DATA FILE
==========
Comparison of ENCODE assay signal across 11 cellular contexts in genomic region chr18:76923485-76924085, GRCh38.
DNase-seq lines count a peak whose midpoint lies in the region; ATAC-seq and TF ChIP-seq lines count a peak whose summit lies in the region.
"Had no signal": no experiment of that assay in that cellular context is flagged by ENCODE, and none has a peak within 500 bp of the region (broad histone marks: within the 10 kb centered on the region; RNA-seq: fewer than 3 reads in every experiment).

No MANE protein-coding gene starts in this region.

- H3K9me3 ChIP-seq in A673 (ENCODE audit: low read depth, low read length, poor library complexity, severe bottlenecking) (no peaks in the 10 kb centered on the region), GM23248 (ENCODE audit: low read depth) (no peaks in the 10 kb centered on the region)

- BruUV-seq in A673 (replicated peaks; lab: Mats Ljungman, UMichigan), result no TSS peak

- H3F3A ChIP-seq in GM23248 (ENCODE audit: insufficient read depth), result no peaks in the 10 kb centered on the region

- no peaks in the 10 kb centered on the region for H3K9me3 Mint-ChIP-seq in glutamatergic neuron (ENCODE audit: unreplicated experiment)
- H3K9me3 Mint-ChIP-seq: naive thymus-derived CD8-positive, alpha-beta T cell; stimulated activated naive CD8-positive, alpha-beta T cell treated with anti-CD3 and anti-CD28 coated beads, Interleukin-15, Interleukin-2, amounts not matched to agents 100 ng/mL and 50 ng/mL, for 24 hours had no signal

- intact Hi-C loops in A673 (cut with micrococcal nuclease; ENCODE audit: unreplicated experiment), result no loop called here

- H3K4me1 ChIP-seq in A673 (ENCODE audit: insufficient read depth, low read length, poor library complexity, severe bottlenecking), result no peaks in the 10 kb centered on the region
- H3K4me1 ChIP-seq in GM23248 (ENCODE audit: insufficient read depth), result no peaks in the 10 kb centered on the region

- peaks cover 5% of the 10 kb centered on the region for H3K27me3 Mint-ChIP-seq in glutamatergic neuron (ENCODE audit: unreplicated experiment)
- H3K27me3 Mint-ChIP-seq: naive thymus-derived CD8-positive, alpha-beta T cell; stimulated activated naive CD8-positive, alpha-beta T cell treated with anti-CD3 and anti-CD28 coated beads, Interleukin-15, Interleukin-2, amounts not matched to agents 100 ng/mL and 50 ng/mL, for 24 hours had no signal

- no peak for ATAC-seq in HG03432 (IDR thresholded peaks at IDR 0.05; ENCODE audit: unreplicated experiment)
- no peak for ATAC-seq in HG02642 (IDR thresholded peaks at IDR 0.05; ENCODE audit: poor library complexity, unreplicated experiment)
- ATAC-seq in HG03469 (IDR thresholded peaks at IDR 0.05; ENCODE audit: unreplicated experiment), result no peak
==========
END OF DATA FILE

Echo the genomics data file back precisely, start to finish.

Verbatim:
Comparison of ENCODE assay signal across 11 cellular contexts in genomic region chr18:76923485-76924085, GRCh38.
DNase-seq lines count a peak whose midpoint lies in the region; ATAC-seq and TF ChIP-seq lines count a peak whose summit lies in the region.
"Had no signal": no experiment of that assay in that cellular context is flagged by ENCODE, and none has a peak within 500 bp of the region (broad histone marks: within the 10 kb centered on the region; RNA-seq: fewer than 3 reads in every experiment).

No MANE protein-coding gene starts in this region.

- H3K9me3 ChIP-seq in A673 (ENCODE audit: low read depth, low read length, poor library complexity, severe bottlenecking) (no peaks in the 10 kb centered on the region), GM23248 (ENCODE audit: low read depth) (no peaks in the 10 kb centered on the region)

- BruUV-seq in A673 (replicated peaks; lab: Mats Ljungman, UMichigan), result no TSS peak

- H3F3A ChIP-seq in GM23248 (ENCODE audit: insufficient read depth), result no peaks in the 10 kb centered on the region

- no peaks in the 10 kb centered on the region for H3K9me3 Mint-ChIP-seq in glutamatergic neuron (ENCODE audit: unreplicated experiment)
- H3K9me3 Mint-ChIP-seq: naive thymus-derived CD8-positive, alpha-beta T cell; stimulated activated naive CD8-positive, alpha-beta T cell treated with anti-CD3 and anti-CD28 coated beads, Interleukin-15, Interleukin-2, amounts not matched to agents 100 ng/mL and 50 ng/mL, for 24 hours had no signal

- intact Hi-C loops in A673 (cut with micrococcal nuclease; ENCODE audit: unreplicated experiment), result no loop called here

- H3K4me1 ChIP-seq in A673 (ENCODE audit: insufficient read depth, low read length, poor library complexity, severe bottlenecking), result no peaks in the 10 kb centered on the region
- H3K4me1 ChIP-seq in GM23248 (ENCODE audit: insufficient read depth), result no peaks in the 10 kb centered on the region

- peaks cover 5% of the 10 kb centered on the region for H3K27me3 Mint-ChIP-seq in glutamatergic neuron (ENCODE audit: unreplicated experiment)
- H3K27me3 Mint-ChIP-seq: naive thymus-derived CD8-positive, alpha-beta T cell; stimulated activated naive CD8-positive, alpha-beta T cell treated with anti-CD3 and anti-CD28 coated beads, Interleukin-15, Interleukin-2, amounts not matched to agents 100 ng/mL and 50 ng/mL, for 24 hours had no signal

- no peak for ATAC-seq in HG03432 (IDR thresholded peaks at IDR 0.05; ENCODE audit: unreplicated experiment)
- no peak for ATAC-seq in HG02642 (IDR thresholded peaks at IDR 0.05; ENCODE audit: poor library complexity, unreplicated experiment)
- ATAC-seq in HG03469 (IDR thresholded peaks at IDR 0.05; ENCODE audit: unreplicated experiment), result no peak